Dealing with challenges and obstacles is often a daily reality of the workplace, from the small and mundane all the way up to the wildly unexpected. How they are handled, however, is what sets true professionals apart from the average worker. As a point of clarification, we’re defining “topics of concern” herein as work related challenges, not internal conflicts more appropriate to the sphere of HR or mediation.
Depending on where you stand in the company ladder, your method of approach can vary quite a bit. However, we’re going to lay out a general stratagem that will hold water irrespective of where you happen to dwell on the corporate ladder.
Confidence is crucial; diffidence is a time-waster. In order to have real confidence, however, you must first have done your proper due diligence on the matter. Make sure you understand the entirety of the issue in your mind before you bring it to your superior. Give it the thought it deserves by figuring out the potential impacts on clientele or bottom line and gathering any pertinent documentation. Possessing a fully developed comprehension of the problem will allow you to approach the meeting with confidence. One point to bear in mind is — while it may be tempting — don’t walk into the room apologetically. You have to acknowledge that the issue is worth both your time and theirs, and thus make it clear in the subtext that you wouldn’t be bringing this to their attention if it weren’t necessary.
Furthermore, make it clear what you’re asking for; more specifically, make it clear going in that you don’t expect your boss to solve the problem single-handedly; you acknowledge your responsibility in the situation and you are coming to them to gain advice, insight, and suggestions. Owning the problem will go a long way toward boosting (or reaffirming) your superior’s opinion of you as a capable, competent professional.
In order to maximize your results, make sure you’re fully prepared going in to the meeting. Present a few highly relevant questions, and take copious notes throughout. Few things please managers less than having to repeat solutions, but many appreciate being brought into the loop when a challenge to the business arises. Even better than bringing a problem to their attention, is bringing the fix. To this end, brainstorm your way in and around the issue at hand, come up with a few plausible potential solutions and field them at the appropriate time (usually after you’ve fully defined the problem and ensured your boss has a solid grasp on all its facets).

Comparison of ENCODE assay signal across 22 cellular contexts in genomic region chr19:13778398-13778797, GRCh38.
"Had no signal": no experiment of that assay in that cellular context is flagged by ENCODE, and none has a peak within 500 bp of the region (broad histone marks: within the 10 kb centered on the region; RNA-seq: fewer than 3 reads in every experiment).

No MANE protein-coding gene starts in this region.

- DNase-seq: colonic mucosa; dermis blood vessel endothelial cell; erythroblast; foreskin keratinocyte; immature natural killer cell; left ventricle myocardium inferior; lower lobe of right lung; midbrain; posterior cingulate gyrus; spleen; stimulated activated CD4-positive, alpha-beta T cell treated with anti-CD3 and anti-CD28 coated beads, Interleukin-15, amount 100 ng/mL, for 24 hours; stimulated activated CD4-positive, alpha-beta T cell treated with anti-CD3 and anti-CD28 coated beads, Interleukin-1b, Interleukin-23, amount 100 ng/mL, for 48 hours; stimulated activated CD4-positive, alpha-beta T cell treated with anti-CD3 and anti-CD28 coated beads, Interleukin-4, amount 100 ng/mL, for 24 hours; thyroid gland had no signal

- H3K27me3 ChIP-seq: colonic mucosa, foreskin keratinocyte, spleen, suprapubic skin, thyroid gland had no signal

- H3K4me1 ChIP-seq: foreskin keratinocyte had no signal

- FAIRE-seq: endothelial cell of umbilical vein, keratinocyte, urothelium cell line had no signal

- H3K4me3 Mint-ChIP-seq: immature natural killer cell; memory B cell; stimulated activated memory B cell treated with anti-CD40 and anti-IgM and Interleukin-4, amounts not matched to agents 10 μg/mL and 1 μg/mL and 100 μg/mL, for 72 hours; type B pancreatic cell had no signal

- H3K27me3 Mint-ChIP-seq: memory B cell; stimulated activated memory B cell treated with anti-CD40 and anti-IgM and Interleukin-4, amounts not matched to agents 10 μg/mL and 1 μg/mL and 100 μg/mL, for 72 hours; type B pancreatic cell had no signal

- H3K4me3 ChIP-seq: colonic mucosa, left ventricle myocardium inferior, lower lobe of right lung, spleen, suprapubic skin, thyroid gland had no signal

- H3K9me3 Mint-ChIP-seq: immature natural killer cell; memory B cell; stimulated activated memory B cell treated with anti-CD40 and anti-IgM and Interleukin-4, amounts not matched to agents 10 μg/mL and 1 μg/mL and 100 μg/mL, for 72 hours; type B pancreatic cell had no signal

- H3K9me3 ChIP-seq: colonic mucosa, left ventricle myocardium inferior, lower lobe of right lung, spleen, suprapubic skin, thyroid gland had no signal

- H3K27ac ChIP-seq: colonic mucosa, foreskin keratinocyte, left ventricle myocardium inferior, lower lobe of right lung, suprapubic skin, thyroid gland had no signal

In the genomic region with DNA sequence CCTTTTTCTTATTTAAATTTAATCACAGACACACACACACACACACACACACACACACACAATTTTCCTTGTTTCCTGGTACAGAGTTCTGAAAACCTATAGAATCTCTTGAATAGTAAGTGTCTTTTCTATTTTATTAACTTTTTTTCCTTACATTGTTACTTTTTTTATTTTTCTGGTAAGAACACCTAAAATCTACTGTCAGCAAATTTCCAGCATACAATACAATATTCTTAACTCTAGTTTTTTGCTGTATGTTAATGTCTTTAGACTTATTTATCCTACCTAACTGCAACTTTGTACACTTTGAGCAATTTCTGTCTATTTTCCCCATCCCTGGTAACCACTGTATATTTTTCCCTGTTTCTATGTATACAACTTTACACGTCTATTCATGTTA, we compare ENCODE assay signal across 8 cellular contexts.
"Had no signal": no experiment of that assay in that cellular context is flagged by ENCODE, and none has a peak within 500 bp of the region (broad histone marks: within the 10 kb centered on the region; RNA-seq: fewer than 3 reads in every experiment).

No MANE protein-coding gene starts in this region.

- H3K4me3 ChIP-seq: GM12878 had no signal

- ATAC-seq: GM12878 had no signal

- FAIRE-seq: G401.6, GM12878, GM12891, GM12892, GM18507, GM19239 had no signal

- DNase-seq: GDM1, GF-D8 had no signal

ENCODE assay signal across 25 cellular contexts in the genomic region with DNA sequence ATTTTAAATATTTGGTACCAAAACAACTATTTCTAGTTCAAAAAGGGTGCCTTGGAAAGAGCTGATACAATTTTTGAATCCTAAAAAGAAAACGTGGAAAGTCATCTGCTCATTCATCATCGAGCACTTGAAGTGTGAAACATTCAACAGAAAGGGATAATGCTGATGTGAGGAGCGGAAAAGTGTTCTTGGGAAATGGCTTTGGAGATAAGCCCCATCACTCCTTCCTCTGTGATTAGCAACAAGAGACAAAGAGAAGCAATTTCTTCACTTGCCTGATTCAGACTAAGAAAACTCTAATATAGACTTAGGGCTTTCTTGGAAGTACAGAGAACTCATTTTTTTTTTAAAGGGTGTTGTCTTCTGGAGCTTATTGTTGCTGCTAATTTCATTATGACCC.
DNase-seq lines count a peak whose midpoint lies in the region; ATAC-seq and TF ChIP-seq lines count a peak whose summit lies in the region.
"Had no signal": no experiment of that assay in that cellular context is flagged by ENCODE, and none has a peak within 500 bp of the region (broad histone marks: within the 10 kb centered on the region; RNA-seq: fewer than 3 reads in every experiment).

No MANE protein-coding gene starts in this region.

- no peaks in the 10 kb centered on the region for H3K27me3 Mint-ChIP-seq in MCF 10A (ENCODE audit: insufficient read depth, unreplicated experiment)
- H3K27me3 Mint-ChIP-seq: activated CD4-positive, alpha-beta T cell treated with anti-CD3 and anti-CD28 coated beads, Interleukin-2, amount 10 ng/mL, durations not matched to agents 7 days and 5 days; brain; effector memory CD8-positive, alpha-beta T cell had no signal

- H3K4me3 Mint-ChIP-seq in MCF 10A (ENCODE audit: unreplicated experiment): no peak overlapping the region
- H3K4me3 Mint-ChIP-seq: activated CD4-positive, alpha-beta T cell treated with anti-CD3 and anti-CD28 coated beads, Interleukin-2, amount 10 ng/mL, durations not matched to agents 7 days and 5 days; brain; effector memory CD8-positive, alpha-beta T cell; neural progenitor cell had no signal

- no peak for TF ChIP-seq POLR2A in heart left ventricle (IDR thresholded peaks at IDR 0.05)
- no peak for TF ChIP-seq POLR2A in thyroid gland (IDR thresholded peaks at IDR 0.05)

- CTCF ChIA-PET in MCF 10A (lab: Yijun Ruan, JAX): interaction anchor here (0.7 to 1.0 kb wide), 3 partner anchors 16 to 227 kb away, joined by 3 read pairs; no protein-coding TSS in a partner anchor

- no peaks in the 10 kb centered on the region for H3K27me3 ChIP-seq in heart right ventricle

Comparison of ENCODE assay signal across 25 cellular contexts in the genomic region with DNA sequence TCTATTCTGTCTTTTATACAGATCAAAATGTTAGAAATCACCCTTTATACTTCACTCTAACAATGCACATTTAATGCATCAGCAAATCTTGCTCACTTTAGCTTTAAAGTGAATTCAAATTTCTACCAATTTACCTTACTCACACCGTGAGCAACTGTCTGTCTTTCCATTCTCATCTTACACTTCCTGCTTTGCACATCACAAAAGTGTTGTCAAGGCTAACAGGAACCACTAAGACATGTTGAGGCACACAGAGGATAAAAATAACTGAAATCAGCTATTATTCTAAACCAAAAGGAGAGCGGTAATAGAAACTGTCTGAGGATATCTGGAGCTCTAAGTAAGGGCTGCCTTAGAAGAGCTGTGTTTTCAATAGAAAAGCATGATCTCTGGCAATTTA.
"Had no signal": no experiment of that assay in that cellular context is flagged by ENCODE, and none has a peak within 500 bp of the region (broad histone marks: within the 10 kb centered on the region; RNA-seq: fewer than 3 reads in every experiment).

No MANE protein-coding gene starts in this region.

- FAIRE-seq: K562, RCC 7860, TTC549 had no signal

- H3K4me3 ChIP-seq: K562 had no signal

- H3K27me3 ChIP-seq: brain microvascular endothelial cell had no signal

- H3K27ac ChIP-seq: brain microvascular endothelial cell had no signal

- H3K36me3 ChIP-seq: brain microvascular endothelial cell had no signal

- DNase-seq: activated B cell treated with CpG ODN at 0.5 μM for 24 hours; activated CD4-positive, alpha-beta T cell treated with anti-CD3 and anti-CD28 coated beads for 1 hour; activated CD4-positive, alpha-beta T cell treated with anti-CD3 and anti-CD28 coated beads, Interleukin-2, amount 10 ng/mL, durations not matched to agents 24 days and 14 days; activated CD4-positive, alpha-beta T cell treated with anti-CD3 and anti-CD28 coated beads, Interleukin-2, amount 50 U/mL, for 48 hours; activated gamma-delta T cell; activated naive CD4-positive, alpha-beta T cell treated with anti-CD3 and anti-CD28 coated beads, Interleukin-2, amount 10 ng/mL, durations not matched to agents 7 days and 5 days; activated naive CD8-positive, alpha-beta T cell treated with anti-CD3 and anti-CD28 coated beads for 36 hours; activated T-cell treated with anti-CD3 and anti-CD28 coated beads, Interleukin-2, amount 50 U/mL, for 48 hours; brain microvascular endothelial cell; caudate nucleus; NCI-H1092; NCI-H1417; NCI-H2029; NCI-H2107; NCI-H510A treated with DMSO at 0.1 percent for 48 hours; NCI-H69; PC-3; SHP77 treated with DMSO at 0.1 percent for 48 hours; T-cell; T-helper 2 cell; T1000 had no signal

Document, document, document. By the time you reach a resolution of the issue, you should have enough of a paper trail to ensure that should this come up in the future, you’ll be ready and able to effectively address it. More so, having these strategies well laid out strengthens the company as a whole, which in turn reflects very well upon you.
To review as well as supplement, the following are important aspects to keep in mind when approaching your superior with a crisis.
- It is in the best interest of your boss or team leader to be informed if productivity is being negatively impacted.
- Always approach your direct supervisor first. Avoid going “over his/her head” unless absolutely necessary.
- If you have chosen to speak to more than one superior regarding a specific issue, opt to meet with each one separately.
- Choose to have your conversation in the morning or relatively early in the workday to avoid a tension build-up throughout the day. Also, your boss may be more receptive before facing the day’s stresses.
- Write down what you are planning to say prior to the conversation.
- Keep your statement concise and direct, and choose your battles wisely.
- Open and close your statement on a positive remark by reminding your superior of your respect for their work, guidance, and competence.
- It is okay to let your boss know that what you are trying to say may be difficult for you to express so that he or she can allow you ample time to finish your statement. Remember to take a deep breath if feeling nervous.
- Be sure to inform him or her that you are not making judgments, simply stating facts along with your feelings of discomfort with the situation.
- Immediately following your meeting, write down a set of detailed notes regarding what was stated by each party.
- Don’t despair if the encounter does not go as smoothly as planned or if there was something you forgot to mention. Remember that you did the best you could under difficult circumstances. Conversations can always be revisited at a later date.
- If positive changes fail to ensue within a reasonable amount of time, then approaching a higher superior may be appropriate.
- If this or other similar situations continue to persist over an extended period of time, it may be in your best interest to seek out a new and more positive work environment. However, it is always better to attempt to rectify a negative situation before giving up. Employees who find they are working under exceedingly negative conditions with no chance of improvement should review the unemployment laws of their home state if considering a resignation.
In the end, the perceptive professional can turn nearly any workplace challenge into an experience from which to learn and grow.
Take your job search and LinkedIn profile to new levels and achieve your career goals with LinkedInSecrets.us. Leveraging LinkedIn for Job Search Success 2015 will transform how you use LinkedIn on a daily basis and create a profile that will WOW recruiters and hiring managers.